Climate Dynamics

, Volume 46, Issue 1–2, pp 585–599 | Cite as

Interannual modulation of subtropical Atlantic boreal summer dust variability by ENSO

  • Michael J. DeFlorio
  • Ian D. Goodwin
  • Daniel R. Cayan
  • Arthur J. Miller
  • Steven J. Ghan
  • David W. Pierce
  • Lynn M. Russell
  • Balwinder Singh


Dust variability in the climate system has been studied for several decades, yet there remains an incomplete understanding of the dynamical mechanisms controlling interannual and decadal variations in dust transport. The sparseness of multi-year observational datasets has limited our understanding of the relationship between climate variations and atmospheric dust. We use available in situ and satellite observations of dust and a century-length fully coupled Community Earth System Model (CESM) simulation to show that the El Niño-Southern Oscillation (ENSO) exerts a control on North African dust transport during boreal summer. In CESM, this relationship is stronger over the dusty tropical North Atlantic than near Barbados, one of the few sites having a multi-decadal observed record. During strong La Niña summers in CESM, a statistically significant increase in lower tropospheric easterly wind is associated with an increase in North African dust transport over the Atlantic. Barbados dust and Pacific SST variability are only weakly correlated in both observations and CESM, suggesting that other processes are controlling the cross-basin variability of dust. We also use our CESM simulation to show that the relationship between downstream North African dust transport and ENSO fluctuates on multidecadal timescales and is associated with a phase shift in the North Atlantic Oscillation. Our findings indicate that existing observations of dust over the tropical North Atlantic are not extensive enough to completely describe the variability of dust and dust transport, and demonstrate the importance of global models to supplement and interpret observational records.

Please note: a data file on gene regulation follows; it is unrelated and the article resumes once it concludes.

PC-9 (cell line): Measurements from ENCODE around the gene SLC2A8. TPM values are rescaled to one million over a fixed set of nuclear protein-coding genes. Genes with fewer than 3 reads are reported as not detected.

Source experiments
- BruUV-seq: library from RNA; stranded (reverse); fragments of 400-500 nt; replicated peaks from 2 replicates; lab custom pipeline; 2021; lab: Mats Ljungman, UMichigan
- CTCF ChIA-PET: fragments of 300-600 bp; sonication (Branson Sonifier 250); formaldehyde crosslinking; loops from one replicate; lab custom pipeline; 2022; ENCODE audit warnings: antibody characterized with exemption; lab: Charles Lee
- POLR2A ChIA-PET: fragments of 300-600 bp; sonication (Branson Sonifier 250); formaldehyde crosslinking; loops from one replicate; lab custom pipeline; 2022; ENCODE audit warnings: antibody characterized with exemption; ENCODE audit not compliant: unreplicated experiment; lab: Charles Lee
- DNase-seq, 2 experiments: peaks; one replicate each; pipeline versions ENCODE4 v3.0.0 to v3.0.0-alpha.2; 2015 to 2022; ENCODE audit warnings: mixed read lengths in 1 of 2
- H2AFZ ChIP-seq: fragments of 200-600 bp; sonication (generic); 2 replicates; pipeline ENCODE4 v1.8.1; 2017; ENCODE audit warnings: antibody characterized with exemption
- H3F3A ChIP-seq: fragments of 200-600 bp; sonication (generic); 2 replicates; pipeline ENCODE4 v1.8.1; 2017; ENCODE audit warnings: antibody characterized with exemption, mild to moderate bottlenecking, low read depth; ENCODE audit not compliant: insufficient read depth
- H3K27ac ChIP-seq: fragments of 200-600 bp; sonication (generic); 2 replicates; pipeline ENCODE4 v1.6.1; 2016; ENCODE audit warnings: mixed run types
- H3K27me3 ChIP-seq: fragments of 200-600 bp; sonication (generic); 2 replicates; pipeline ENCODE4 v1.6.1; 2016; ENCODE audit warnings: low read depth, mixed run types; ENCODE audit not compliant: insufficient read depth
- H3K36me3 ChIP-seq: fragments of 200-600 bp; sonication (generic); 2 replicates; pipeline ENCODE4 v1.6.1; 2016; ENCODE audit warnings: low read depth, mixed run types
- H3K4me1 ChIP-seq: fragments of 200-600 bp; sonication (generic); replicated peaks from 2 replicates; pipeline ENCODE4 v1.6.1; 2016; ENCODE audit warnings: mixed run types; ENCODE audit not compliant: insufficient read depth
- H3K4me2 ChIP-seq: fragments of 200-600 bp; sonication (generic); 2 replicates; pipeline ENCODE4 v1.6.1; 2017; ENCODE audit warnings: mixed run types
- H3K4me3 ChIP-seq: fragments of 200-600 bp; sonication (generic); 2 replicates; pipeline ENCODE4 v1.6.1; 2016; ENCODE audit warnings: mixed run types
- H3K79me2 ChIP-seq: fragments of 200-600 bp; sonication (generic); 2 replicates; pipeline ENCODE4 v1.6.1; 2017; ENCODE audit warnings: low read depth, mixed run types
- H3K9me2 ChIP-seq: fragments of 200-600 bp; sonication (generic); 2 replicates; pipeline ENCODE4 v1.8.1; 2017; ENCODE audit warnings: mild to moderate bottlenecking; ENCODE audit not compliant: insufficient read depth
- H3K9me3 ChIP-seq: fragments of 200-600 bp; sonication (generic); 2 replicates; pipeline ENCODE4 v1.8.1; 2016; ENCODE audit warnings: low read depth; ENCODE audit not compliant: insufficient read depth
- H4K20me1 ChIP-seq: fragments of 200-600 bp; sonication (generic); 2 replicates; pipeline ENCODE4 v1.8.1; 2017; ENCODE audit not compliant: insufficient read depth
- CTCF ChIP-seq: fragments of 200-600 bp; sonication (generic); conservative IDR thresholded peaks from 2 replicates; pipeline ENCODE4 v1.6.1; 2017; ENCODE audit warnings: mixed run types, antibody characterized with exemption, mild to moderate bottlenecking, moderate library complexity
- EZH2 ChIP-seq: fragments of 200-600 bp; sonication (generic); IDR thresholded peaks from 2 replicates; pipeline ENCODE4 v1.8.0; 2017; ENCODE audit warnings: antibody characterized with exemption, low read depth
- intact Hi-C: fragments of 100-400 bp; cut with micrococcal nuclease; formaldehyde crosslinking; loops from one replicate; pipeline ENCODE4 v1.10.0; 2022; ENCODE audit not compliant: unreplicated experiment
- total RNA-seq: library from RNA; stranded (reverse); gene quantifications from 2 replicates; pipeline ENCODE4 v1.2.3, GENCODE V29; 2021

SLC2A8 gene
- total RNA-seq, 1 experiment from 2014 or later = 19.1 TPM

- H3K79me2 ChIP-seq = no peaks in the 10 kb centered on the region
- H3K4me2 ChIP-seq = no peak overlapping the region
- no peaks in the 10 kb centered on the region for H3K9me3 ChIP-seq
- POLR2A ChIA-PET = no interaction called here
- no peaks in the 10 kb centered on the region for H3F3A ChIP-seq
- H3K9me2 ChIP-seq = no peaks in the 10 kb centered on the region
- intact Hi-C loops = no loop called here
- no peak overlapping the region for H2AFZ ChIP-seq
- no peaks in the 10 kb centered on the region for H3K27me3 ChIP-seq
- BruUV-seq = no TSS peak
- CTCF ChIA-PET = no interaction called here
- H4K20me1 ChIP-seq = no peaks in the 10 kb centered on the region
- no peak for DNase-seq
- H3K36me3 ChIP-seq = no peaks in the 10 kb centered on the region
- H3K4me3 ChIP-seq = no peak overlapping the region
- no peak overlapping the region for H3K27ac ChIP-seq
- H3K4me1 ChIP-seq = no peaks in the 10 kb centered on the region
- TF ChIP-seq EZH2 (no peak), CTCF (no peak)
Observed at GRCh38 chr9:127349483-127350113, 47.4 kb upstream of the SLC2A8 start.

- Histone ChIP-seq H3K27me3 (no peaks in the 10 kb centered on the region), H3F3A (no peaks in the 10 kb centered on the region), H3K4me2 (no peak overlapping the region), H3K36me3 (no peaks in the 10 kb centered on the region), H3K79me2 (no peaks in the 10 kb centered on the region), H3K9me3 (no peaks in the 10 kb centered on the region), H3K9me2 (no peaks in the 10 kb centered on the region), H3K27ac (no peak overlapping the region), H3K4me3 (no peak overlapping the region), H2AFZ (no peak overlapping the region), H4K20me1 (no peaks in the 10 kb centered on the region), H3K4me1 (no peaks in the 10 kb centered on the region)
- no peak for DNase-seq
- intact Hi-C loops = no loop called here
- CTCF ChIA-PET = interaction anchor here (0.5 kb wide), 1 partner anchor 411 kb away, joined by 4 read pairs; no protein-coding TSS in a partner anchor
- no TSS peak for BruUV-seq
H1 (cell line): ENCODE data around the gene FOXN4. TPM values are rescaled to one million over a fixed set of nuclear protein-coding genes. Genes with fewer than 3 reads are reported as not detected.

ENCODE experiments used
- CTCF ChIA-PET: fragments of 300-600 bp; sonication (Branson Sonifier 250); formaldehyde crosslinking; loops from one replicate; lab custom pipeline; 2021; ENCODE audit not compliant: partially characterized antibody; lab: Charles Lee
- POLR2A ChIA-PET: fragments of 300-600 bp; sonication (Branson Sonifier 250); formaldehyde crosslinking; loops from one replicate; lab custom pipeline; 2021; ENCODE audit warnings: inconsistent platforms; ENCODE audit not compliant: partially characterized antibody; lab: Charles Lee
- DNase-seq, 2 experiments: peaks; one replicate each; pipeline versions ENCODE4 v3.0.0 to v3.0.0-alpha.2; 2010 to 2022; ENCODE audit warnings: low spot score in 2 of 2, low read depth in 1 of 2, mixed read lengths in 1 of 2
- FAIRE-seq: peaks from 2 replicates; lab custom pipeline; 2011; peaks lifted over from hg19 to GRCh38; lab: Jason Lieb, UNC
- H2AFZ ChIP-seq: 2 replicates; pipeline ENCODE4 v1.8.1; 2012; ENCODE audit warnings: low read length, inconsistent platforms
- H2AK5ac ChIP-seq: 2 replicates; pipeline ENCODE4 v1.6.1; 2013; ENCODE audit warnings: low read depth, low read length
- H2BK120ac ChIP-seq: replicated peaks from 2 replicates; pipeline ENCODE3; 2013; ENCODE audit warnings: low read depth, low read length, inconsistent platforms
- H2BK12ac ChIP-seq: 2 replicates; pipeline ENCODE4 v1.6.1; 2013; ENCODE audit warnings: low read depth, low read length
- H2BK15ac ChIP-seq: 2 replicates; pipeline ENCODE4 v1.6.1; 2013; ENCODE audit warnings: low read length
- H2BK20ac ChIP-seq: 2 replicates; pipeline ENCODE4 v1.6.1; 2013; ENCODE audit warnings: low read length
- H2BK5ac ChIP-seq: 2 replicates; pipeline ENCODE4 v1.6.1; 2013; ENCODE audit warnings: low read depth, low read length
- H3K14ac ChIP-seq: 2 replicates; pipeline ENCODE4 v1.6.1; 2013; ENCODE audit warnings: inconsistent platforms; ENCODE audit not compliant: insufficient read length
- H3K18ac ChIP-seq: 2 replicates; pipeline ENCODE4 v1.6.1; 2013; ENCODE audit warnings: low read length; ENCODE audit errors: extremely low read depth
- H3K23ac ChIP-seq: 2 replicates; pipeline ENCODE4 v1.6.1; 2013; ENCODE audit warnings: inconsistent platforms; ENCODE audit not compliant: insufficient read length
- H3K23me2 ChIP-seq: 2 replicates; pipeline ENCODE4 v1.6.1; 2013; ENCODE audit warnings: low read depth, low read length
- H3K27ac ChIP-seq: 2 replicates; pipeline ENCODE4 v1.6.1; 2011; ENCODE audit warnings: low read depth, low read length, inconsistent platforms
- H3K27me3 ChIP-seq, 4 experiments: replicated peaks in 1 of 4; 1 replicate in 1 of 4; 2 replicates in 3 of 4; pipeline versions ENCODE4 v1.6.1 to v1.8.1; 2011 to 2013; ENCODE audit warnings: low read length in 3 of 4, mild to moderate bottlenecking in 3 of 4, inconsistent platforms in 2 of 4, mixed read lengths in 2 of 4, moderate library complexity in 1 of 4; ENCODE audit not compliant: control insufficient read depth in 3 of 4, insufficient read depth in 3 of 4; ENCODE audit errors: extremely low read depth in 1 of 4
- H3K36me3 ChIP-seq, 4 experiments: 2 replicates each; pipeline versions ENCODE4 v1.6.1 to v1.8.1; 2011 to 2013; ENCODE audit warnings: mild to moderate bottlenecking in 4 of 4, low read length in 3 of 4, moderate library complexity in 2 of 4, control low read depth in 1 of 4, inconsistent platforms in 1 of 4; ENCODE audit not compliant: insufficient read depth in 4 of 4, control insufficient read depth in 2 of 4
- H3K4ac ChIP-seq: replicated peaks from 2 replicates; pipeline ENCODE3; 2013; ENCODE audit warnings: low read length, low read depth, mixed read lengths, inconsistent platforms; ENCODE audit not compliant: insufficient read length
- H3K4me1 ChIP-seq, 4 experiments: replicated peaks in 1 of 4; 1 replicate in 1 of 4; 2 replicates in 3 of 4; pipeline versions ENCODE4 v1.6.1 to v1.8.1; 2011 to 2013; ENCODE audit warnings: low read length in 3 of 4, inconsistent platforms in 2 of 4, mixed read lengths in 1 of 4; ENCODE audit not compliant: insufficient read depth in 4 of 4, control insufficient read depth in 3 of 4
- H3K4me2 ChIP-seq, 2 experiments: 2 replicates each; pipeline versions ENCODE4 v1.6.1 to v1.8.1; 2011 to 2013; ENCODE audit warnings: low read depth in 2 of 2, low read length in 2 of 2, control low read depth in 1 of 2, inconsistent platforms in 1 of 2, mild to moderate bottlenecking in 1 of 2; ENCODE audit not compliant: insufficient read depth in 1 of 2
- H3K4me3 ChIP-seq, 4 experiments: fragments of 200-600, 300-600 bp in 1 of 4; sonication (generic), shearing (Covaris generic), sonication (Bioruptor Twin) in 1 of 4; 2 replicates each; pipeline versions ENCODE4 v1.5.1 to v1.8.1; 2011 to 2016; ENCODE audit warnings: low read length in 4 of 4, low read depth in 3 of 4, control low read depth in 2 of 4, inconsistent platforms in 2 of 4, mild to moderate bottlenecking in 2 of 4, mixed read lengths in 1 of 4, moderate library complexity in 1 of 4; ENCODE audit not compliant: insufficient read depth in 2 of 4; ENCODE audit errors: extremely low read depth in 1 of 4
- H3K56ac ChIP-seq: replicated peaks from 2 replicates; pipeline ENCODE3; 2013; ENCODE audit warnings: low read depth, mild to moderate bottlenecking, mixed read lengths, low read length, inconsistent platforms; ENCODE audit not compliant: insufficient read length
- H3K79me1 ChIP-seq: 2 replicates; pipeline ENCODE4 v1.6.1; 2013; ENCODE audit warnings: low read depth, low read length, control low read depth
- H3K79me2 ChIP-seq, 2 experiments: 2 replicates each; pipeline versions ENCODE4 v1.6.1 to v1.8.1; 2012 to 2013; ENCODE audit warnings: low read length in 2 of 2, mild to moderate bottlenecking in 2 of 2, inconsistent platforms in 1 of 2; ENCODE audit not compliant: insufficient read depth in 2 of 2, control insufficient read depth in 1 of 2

Dust ENSO NAO CESM Teleconnections Decadal variability 

Supplementary material

382_2015_2600_MOESM1_ESM.docx (2.1 mb)
Supplementary material 1 (DOCX 2158 kb)


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Copyright information

© Springer-Verlag Berlin Heidelberg 2015

Authors and Affiliations

  • Michael J. DeFlorio
    • 1
  • Ian D. Goodwin
    • 2
  • Daniel R. Cayan
    • 1
    • 3
  • Arthur J. Miller
    • 1
  • Steven J. Ghan
    • 4
  • David W. Pierce
    • 1
  • Lynn M. Russell
    • 1
  • Balwinder Singh
    • 4
  1. 1.Climate, Atmospheric Science, and Physical Oceanography, Scripps Institution of OceanographyUniversity of California, San DiegoLa JollaUSA
  2. 2.Department of Environmental SciencesMacquarie UniversityNorth RydeAustralia
  3. 3.U.S. Geological SurveyLa JollaUSA
  4. 4.Pacific Northwest National LaboratoryRichlandUSA

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